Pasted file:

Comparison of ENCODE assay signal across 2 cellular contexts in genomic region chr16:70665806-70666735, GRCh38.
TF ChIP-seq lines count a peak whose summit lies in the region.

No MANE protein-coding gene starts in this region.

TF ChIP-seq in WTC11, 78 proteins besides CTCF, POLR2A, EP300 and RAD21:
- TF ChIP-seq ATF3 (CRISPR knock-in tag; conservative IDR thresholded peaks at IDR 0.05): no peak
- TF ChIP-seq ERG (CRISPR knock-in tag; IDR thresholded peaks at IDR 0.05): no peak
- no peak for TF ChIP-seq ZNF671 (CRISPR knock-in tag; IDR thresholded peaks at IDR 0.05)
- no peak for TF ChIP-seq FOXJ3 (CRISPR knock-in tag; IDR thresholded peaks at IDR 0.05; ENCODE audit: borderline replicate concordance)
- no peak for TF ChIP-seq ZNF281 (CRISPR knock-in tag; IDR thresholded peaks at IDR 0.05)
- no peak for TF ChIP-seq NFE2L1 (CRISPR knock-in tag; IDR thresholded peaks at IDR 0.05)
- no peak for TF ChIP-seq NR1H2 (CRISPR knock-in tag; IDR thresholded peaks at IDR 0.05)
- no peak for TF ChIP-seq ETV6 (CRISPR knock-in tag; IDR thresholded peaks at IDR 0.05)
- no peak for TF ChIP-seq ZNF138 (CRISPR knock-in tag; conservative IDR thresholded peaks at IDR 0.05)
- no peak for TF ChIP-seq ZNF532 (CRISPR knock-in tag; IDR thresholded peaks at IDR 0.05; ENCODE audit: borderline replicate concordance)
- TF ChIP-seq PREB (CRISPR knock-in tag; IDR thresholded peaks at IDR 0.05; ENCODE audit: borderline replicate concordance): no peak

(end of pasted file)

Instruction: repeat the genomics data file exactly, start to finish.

Comparison of ENCODE assay signal across 2 cellular contexts in genomic region chr16:70665806-70666735, GRCh38.
TF ChIP-seq lines count a peak whose summit lies in the region.

No MANE protein-coding gene starts in this region.

TF ChIP-seq in WTC11, 78 proteins besides CTCF, POLR2A, EP300 and RAD21:
- TF ChIP-seq ATF3 (CRISPR knock-in tag; conservative IDR thresholded peaks at IDR 0.05): no peak
- TF ChIP-seq ERG (CRISPR knock-in tag; IDR thresholded peaks at IDR 0.05): no peak
- no peak for TF ChIP-seq ZNF671 (CRISPR knock-in tag; IDR thresholded peaks at IDR 0.05)
- no peak for TF ChIP-seq FOXJ3 (CRISPR knock-in tag; IDR thresholded peaks at IDR 0.05; ENCODE audit: borderline replicate concordance)
- no peak for TF ChIP-seq ZNF281 (CRISPR knock-in tag; IDR thresholded peaks at IDR 0.05)
- no peak for TF ChIP-seq NFE2L1 (CRISPR knock-in tag; IDR thresholded peaks at IDR 0.05)
- no peak for TF ChIP-seq NR1H2 (CRISPR knock-in tag; IDR thresholded peaks at IDR 0.05)
- no peak for TF ChIP-seq ETV6 (CRISPR knock-in tag; IDR thresholded peaks at IDR 0.05)
- no peak for TF ChIP-seq ZNF138 (CRISPR knock-in tag; conservative IDR thresholded peaks at IDR 0.05)
- no peak for TF ChIP-seq ZNF532 (CRISPR knock-in tag; IDR thresholded peaks at IDR 0.05; ENCODE audit: borderline replicate concordance)
- TF ChIP-seq PREB (CRISPR knock-in tag; IDR thresholded peaks at IDR 0.05; ENCODE audit: borderline replicate concordance): no peak